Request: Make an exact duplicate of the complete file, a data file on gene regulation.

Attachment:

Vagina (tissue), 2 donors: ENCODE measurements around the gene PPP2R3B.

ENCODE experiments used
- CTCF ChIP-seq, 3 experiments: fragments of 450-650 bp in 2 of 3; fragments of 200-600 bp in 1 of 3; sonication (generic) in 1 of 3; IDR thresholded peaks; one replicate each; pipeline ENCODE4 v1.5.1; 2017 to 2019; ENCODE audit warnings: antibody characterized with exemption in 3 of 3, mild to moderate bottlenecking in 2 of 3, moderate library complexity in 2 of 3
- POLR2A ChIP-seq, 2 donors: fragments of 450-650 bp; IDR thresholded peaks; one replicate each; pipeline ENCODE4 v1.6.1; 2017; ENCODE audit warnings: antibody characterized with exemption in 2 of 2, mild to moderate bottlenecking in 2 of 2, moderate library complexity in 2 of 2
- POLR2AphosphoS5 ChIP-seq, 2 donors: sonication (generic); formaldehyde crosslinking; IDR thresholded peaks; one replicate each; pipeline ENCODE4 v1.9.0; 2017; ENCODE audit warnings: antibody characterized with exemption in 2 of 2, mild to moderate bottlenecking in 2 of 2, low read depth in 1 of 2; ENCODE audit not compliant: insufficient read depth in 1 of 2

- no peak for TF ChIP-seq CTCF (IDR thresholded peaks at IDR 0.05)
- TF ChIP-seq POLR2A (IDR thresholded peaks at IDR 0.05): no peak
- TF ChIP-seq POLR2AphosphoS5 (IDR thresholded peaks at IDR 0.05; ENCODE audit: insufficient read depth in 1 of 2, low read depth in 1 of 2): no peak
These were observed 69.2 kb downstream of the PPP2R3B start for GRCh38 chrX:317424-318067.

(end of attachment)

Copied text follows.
Vagina (tissue), 2 donors: ENCODE measurements around the gene PPP2R3B.

ENCODE experiments used
- CTCF ChIP-seq, 3 experiments: fragments of 450-650 bp in 2 of 3; fragments of 200-600 bp in 1 of 3; sonication (generic) in 1 of 3; IDR thresholded peaks; one replicate each; pipeline ENCODE4 v1.5.1; 2017 to 2019; ENCODE audit warnings: antibody characterized with exemption in 3 of 3, mild to moderate bottlenecking in 2 of 3, moderate library complexity in 2 of 3
- POLR2A ChIP-seq, 2 donors: fragments of 450-650 bp; IDR thresholded peaks; one replicate each; pipeline ENCODE4 v1.6.1; 2017; ENCODE audit warnings: antibody characterized with exemption in 2 of 2, mild to moderate bottlenecking in 2 of 2, moderate library complexity in 2 of 2
- POLR2AphosphoS5 ChIP-seq, 2 donors: sonication (generic); formaldehyde crosslinking; IDR thresholded peaks; one replicate each; pipeline ENCODE4 v1.9.0; 2017; ENCODE audit warnings: antibody characterized with exemption in 2 of 2, mild to moderate bottlenecking in 2 of 2, low read depth in 1 of 2; ENCODE audit not compliant: insufficient read depth in 1 of 2

- no peak for TF ChIP-seq CTCF (IDR thresholded peaks at IDR 0.05)
- TF ChIP-seq POLR2A (IDR thresholded peaks at IDR 0.05): no peak
- TF ChIP-seq POLR2AphosphoS5 (IDR thresholded peaks at IDR 0.05; ENCODE audit: insufficient read depth in 1 of 2, low read depth in 1 of 2): no peak
These were observed 69.2 kb downstream of the PPP2R3B start for GRCh38 chrX:317424-318067.